Author: KM Foodservice

The Paleo Nurse ✚ Presents: Do you need to go on a cleanse or detox diet?: Part 2✍🏼

by Katy Haldiman, MS, RN   Detoxification is the metabolic process by which the body eliminates toxins in the form of both foreign substances introduced into the body and waste products produced during the body’s normal metabolic processes.  While there are many organs involved in the detox process, the liver in the main organ of detoxification.  The liver performs detox on its own, but it is possible to support optimal detoxification through diet and specific nutrient supplementation (what is commonly referred to as a “cleanse” or “detox diet”).  So, who would benefit from a detox diet?   The short answer is that pretty much everyone would benefit from a detox diet—if it is properly implemented.  We are living in an increasingly toxic world, and everyone could use a bit of support to enhance the natural detoxification process in the form of reducing exposure to toxins and adopting a nutrient-dense, real food dietary approach. To be clear, this approach is notreferring to fad cleanse diets, such as the cabbage soup diet, a juice cleanse, or the detox diet …

Rob Hill Presents: A Pineapple a day, keeps the depression at bay. And other foods to liven your mood.✍🏼

By: Rob Hill When it comes to mood and depression disorders, most people think they are brain issues, but that is quickly changing. Recent studies by scientists have found that a large portion—up to 90%—of serotonin is produced in the enterochromaffin cells in your GI tract, not brain. Therefore, since serotonin is a large contributor to feelings of joy, happiness, and mood, one of the keys to feeling good is the food you eat, not the brain pills you take. Serotonin is secreted from the enterochromaffin cells and into the blood. There, it is actively taken up by blood platelets, which store it. When the platelets bind to a clot, they release serotonin. And depending on how much you get, your mood can swing from pure happiness to down and out depression. And food is key. Dubbed part of the “smart” carbohydrate class, Oats have a zen affect on your well being. When ingested, they spark production of tryptophan, an important amino acid that synthesizes with serotonin. Similarly, bananas are good for the blues because …

The Paleo Nurse ✚ Presents: Do you need to go on a cleanse or detox diet?: Part 1✍🏼

by Katy Haldiman, MS, RN                It’s that time of year when people are setting new goals and resolutions, and for many, that includes a renewed focus on health.  Indeed, January is a popular time to start a new diet, and there is no shortage of cleanses and detox diets from which to choose.  But what is the truth about cleanses and detoxes?  Can they be helpful for those seeking better health or are they simply a scam?   The word “detox” has many different meanings depending on the context in which it’s used ranging from spiritual to scientific in nature.  From a physiological and biochemical perspective, detoxification is defined as a metabolic process by which the body rids itself of toxins. This is a natural process that is necessary for survival—every single minute of every single day that you are alive, your body is performing detoxification.   In general, there are two types of toxins that your body must eliminate or detoxify.  Xenobiotics are foreign substances that introduced into the …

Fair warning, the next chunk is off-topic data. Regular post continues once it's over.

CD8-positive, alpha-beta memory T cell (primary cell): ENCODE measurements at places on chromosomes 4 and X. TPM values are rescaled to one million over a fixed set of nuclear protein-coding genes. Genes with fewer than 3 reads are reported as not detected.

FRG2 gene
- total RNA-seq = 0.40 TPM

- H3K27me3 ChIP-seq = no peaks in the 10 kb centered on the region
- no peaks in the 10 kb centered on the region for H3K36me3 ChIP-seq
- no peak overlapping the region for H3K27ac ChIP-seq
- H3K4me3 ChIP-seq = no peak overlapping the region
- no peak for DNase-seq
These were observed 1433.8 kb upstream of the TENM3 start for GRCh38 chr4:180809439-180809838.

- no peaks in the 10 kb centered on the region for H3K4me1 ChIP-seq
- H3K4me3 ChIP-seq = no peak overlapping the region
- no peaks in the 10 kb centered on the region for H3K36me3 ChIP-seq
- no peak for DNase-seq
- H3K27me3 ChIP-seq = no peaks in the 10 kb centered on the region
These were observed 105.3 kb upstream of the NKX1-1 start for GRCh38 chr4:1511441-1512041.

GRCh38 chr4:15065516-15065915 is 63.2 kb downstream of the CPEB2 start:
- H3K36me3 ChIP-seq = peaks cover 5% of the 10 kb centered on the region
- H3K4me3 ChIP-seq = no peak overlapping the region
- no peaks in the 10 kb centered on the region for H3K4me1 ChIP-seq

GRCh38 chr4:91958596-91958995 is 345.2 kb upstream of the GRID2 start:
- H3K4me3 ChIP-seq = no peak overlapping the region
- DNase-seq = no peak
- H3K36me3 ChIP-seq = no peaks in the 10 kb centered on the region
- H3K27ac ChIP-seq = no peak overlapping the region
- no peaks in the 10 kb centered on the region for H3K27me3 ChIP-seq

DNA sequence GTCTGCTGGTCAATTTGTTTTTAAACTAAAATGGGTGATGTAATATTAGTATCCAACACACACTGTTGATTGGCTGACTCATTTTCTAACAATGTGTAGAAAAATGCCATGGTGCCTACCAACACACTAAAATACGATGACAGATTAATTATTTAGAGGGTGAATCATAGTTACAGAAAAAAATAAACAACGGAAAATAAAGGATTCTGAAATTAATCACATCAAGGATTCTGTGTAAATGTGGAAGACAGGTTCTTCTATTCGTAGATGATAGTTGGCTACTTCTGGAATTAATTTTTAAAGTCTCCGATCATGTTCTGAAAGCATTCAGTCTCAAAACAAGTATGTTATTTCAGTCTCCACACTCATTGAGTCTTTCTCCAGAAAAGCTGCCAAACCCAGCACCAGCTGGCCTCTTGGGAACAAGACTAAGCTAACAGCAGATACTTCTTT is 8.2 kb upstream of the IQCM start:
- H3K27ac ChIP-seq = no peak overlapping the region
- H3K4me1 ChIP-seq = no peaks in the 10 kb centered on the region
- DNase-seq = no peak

Rob Hill Presents: How to Enjoy Your Christmas to the Fullest—and Not Put on the Pounds🎅🏼🎄

By: Rob Hill The week between Christmas and New Year’s is a week to indulge in food, drink, and soirees. But that doesn’t mean you need to watch your waistline grow. While on a normal day, the average person consumes 2,000-3,000 calories, during the Christmas holiday that can go to 4,500 to 5,500 calories. But it doesn’t have to be that way. First, you don’t haveto stop eating what you like—just eat less of it. For instance, have your slice of pumpkin pie but not two, and skip the ice cream. Instead of using caramels, chocolates, and sweets as dessert toppings, use honey, fruit, and cinnamon. When it comes to sauces—go light! You may not be able to control what’s being served at a holiday party, but you can make the turkey, roast beef, mashed potatoes, steaks, and stuffing much healthier by being mindful of the amount of sauce or gravy you use. To be sure, avoid drinking too much alcohol. Sure, have a few glasses of wine or champagne, but stay away from heavy, …

The Paleo Nurse ✚ Presents: 2018 Top 10 Healthy Holiday Gift Guide ✍🏼🎁

by Katy Haldiman, MS, RN The holiday season is upon us once again!  Whether you have someone in your life that already follows a healthy lifestyle orif you want to inspire someone to take the leap, my top picks for healthy gift ideas will make buying gifts this season a little bit easier.   Organic Cotton Mart Reusable Produce Bags($13.97 – $23.47): These environmentally-friendly bags can be used in place of plastic bags to bag produce at the grocery store or farmer’s market.  They can also be used to help preserve produce and to strain nut milk, juice, or teas.  And they’re made from organic cotton!   Pyrex Glass Storage Containers($14.99):  These glass storage containers are a must-have for anyone who wants to reduce their overall chemical exposure.  Glass is naturally BPA and chemical-free!  These are ideal for storing and reheating all of your healthy leftovers.   Lodge Cast Iron Skillet($18.97):  Cast iron distributes heat evenly for perfect cooking of all of your favorite, nutrient dense foods.  Cooking with a cast iron skillet eliminates the risk of chemicals leaching into food …